We recommend cooking steaks no more than medium.

Thickness First side Second side
1 inch 3 minutes 2 minutes
1½ inch 4 minutes 4 minutes

 
http://wildideabuffalo.com/

The Big Green Egg

June 27, 2012 at 9:40 AM | Posted in Food, grilling | Leave a comment
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Well I’ve been wanting to purchase a good charcoal grill so after looking and scanning the web I think I’ll go with the Big Green Egg! Here’s a little back ground on it.

The Big Green Egg is commonly referred to as a kamado barbecue because of the origins of the basic design that lie in southern Japan.

Extra Large Big Green Egg

The word “mushikamado” means “steam cooker” (from “mushi” meaning “to steam”, and “kamado” meaning “cooker, oven, or kiln”) The mushikamado was a device designed to steam rice and used by Japanese families for ceremonial occasions and took the shape of a round clay pot with a removable domed clay lid. It was also distinctive in that it featured a top damper and bottom draft door. The mushikamado first came to the attention of the Americans after World War II when US Air Force servicemen would bring them back from Japan in empty transport planes. It wasn’t until the late 1960s that manufacturing started in the Americas. The Big Green Egg Company was founded in 1974 by Ed Fisher and is based in Tucker, Georgia in the USA. Production of the Big Green Egg takes place in Monterrey, Mexico by the company Daltile.

The shape of the Egg reflects ancient technology in that it is designed to contain the heat with only a small vent at the top to create a draft to keep the fire going. Today’s Egg is manufactured from high fiber ceramics developed for the space shuttle program specifically designed to reflect heat and this allows temperatures of up to 650 degrees Celsius (1200 Fahrenheit) to be reached. The external surface has a high gloss ceramic glaze applied to provide crack and weather resistance.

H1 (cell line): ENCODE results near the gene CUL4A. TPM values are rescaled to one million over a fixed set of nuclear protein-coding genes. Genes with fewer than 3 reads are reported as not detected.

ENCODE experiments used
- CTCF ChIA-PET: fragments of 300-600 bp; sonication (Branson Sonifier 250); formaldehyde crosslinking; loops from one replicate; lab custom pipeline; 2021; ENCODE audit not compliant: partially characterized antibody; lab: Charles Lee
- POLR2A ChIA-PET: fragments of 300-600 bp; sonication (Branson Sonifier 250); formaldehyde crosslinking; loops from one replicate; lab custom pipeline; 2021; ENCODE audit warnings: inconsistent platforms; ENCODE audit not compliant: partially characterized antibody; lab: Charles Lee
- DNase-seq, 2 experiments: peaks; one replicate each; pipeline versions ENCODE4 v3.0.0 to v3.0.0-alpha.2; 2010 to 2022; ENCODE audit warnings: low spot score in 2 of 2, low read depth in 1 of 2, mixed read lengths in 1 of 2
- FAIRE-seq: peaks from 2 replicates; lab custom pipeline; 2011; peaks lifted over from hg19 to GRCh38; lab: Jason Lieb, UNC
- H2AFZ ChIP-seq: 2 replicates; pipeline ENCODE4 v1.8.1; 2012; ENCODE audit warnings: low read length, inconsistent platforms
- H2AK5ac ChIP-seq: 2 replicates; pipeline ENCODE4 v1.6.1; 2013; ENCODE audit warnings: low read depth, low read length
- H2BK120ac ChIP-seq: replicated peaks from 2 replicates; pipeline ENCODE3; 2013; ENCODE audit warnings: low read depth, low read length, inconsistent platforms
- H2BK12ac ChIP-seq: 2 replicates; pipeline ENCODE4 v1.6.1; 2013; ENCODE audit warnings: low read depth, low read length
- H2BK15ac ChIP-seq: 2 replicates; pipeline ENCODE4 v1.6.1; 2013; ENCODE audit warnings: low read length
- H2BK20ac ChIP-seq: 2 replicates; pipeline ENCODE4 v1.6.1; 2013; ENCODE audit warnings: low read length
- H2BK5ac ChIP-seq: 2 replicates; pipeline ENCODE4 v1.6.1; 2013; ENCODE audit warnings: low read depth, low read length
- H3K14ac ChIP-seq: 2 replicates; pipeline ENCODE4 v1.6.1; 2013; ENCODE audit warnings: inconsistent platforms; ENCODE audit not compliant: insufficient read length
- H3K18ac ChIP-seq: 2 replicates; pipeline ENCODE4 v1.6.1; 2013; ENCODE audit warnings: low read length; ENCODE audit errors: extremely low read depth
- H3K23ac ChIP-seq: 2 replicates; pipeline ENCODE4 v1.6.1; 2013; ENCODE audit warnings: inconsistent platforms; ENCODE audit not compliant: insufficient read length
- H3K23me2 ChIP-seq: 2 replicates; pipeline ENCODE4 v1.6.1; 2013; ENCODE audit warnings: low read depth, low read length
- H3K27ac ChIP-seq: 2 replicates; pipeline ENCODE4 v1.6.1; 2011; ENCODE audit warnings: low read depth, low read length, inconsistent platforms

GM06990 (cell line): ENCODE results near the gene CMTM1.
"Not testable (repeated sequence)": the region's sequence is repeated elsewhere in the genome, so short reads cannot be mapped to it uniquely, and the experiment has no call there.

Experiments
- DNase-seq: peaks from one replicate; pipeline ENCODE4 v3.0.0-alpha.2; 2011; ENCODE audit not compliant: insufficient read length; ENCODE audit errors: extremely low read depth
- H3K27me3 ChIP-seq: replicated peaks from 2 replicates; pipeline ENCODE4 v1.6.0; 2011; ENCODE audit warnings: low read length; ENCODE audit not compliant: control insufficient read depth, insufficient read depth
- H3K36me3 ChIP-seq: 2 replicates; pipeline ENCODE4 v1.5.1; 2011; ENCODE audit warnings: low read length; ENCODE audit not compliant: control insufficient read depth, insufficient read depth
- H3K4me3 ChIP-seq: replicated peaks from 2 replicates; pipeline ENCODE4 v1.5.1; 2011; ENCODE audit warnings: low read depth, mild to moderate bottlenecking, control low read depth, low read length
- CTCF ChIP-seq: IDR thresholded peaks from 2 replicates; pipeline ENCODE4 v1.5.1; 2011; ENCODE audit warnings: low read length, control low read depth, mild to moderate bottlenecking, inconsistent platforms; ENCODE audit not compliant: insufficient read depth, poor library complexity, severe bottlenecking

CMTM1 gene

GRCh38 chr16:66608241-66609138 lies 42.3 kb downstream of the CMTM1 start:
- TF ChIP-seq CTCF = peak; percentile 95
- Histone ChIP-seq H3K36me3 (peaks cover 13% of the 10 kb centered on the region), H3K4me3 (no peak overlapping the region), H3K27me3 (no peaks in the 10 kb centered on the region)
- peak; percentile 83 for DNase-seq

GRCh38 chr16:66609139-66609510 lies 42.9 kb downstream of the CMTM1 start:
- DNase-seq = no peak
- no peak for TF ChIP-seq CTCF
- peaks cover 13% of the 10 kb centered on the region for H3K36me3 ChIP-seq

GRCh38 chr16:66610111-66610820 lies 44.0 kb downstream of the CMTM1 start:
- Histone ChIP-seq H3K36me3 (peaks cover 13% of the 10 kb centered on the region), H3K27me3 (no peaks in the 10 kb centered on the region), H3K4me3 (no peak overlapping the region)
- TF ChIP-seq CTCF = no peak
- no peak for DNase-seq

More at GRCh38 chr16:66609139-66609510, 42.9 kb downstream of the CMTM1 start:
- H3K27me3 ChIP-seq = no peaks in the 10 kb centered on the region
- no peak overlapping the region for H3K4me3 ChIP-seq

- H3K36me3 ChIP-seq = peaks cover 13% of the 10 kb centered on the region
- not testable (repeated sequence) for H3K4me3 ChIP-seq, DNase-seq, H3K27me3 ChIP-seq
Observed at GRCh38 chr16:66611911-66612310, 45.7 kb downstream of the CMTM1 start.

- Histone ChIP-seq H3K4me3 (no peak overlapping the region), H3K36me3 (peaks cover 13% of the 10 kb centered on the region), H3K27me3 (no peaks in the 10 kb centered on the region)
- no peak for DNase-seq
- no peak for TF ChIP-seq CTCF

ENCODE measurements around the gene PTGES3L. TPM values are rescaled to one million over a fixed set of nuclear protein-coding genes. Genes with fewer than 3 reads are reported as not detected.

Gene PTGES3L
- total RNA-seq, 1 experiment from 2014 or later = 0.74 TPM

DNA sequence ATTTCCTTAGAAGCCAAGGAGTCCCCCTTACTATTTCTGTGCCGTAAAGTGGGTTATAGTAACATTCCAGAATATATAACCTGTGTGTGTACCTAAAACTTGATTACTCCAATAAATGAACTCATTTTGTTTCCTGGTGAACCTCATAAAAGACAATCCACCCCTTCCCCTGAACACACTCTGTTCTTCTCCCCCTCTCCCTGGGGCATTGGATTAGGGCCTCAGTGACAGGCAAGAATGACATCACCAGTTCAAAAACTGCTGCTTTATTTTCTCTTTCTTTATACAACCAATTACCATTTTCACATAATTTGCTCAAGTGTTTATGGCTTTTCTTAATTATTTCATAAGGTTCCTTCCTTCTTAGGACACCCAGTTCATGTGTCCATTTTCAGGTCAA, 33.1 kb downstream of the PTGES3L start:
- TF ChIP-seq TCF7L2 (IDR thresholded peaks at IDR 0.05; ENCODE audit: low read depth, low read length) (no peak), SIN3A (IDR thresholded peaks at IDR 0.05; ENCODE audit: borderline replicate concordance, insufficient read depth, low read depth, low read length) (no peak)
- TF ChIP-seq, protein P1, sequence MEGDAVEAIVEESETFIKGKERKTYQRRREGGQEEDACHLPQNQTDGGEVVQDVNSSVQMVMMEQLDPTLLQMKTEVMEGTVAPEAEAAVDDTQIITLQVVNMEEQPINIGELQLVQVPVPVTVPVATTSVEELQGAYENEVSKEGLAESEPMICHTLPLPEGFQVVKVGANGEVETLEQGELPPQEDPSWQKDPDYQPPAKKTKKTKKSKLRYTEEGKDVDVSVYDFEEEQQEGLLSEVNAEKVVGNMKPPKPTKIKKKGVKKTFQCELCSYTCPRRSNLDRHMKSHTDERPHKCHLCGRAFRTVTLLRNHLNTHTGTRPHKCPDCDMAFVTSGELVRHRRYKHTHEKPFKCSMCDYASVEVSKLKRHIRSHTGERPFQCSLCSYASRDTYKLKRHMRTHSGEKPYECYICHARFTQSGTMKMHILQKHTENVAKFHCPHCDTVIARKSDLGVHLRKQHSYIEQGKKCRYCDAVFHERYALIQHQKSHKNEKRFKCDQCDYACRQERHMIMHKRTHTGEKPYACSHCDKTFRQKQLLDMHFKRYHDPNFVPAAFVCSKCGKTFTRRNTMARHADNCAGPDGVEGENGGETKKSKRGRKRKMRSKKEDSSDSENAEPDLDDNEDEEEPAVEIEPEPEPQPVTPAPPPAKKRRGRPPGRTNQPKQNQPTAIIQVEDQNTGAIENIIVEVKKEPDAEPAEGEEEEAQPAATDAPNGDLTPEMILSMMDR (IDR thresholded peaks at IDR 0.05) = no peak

The Big Green Egg is a charcoal barbecue – the manufacturers recommend lump wood charcoal because alternatives such as charcoal briquettes contain many additives that can contaminate the flavour of the food. The sealed design of the grill results in a slow burn that uses small amounts of charcoal compared to a regular grill, and lump wood charcoal also creates little ash.

Big Green Eggs can be used for smoking or grilling and with the addition of accessories one can also bake bread or cook a pizza.

Big Green Egg (BGE) barbecues have quite an enthusiastic following of amateur chefs and the collective name given these enthusiasts is “Eggheads”[3]. The founder of the company attributes a large portion of the company’s success to the enthusiasm of the product’s owners.
Every October there is a global gathering of Eggheads called “Eggtoberfest” held at the company’s headquarters in Tucker, GA. The 2008 Eggtoberfest drew over 1500 attendees from all 50 states plus other countries. During Eggtoberfest over 200 Big Green Eggs are used to cook various recipes with lots of samples, and interaction from the group. In addition to the Eggtoberfest, numerous other Big Green Egg Festivals occur throughout the US and the world. These Festivals are called “EggFests”.

http://www.biggreenegg.com/